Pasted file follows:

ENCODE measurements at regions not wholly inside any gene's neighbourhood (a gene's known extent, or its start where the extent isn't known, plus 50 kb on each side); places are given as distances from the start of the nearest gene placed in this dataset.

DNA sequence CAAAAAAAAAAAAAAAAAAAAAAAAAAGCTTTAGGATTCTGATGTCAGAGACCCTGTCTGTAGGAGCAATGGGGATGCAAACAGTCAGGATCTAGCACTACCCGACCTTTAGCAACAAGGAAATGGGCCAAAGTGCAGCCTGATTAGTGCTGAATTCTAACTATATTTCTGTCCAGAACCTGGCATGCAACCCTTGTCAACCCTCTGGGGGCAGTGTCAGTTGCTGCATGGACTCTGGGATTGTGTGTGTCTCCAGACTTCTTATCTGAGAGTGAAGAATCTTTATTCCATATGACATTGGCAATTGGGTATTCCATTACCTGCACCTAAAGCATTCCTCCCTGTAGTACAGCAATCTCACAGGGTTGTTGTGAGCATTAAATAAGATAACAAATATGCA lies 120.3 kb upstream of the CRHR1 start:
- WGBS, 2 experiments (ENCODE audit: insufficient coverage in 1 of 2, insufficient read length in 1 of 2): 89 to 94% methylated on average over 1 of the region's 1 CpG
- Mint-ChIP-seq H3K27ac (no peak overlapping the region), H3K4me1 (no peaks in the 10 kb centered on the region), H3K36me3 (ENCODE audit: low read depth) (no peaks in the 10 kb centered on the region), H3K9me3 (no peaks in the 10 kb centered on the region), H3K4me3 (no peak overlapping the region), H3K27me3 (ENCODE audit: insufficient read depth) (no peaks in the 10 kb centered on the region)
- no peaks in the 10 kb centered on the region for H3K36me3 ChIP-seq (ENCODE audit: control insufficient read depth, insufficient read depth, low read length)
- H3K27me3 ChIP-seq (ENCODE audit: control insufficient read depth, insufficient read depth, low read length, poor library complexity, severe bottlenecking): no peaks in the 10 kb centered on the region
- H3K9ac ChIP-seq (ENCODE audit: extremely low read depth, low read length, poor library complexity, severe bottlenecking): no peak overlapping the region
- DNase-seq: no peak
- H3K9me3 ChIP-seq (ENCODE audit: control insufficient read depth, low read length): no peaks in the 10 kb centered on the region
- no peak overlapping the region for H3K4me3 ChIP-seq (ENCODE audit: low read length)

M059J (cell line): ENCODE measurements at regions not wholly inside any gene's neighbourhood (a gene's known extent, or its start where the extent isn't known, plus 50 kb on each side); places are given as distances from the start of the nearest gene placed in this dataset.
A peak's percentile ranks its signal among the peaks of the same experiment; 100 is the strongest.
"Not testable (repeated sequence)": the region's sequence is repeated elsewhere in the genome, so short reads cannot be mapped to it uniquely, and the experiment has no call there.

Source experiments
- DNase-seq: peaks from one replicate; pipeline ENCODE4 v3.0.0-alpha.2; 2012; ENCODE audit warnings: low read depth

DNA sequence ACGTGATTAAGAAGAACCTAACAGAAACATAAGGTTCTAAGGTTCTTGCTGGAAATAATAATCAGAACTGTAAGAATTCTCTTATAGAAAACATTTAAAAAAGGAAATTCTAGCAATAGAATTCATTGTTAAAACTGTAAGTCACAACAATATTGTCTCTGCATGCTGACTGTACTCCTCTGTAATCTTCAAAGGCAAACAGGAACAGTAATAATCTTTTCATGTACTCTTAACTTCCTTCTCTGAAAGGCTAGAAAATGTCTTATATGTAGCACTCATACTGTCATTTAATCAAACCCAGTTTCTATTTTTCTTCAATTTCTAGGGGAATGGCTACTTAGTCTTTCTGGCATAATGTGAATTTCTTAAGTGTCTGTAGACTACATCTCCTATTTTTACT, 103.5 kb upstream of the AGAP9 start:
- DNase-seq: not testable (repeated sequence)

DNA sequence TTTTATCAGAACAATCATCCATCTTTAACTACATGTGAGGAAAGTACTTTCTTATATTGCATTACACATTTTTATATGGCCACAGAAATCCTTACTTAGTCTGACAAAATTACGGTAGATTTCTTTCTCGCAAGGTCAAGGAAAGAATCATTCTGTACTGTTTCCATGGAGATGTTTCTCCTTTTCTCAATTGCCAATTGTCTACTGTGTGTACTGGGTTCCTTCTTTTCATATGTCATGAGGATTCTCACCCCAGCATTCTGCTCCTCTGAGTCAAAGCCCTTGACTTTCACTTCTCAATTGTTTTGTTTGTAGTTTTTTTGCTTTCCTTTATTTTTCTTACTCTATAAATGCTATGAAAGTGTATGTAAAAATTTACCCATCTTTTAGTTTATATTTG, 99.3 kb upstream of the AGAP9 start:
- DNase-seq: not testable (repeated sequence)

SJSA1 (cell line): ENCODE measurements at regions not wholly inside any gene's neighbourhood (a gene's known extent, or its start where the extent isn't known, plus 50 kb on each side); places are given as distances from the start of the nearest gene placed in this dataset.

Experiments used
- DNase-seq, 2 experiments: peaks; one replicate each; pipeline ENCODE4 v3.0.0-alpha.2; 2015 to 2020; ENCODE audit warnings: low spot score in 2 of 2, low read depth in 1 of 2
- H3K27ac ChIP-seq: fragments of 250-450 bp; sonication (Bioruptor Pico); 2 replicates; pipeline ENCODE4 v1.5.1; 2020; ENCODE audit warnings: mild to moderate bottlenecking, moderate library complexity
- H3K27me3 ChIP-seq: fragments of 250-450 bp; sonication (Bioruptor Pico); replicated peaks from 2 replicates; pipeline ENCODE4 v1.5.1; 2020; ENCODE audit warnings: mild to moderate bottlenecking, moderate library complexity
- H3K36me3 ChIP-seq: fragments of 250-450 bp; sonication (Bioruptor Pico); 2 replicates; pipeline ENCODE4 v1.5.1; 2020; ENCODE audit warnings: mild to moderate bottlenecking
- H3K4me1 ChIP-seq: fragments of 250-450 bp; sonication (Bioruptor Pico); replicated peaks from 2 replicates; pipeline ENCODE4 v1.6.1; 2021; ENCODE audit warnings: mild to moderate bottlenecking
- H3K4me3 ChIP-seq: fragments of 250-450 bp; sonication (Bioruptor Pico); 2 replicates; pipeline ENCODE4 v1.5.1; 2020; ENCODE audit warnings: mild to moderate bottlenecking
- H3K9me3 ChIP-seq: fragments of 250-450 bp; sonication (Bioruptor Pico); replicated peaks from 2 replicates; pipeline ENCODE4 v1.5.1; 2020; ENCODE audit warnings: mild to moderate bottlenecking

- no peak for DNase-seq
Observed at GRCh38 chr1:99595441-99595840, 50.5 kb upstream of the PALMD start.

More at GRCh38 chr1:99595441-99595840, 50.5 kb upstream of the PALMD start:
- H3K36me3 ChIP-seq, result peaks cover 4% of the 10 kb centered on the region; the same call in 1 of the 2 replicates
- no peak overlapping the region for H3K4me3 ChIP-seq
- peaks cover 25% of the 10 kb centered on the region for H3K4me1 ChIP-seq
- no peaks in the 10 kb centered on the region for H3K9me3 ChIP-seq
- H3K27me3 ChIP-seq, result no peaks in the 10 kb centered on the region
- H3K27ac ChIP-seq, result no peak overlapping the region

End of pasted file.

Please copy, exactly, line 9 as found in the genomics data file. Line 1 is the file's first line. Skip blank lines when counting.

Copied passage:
- H3K9me3 ChIP-seq (ENCODE audit: control insufficient read depth, low read length): no peaks in the 10 kb centered on the region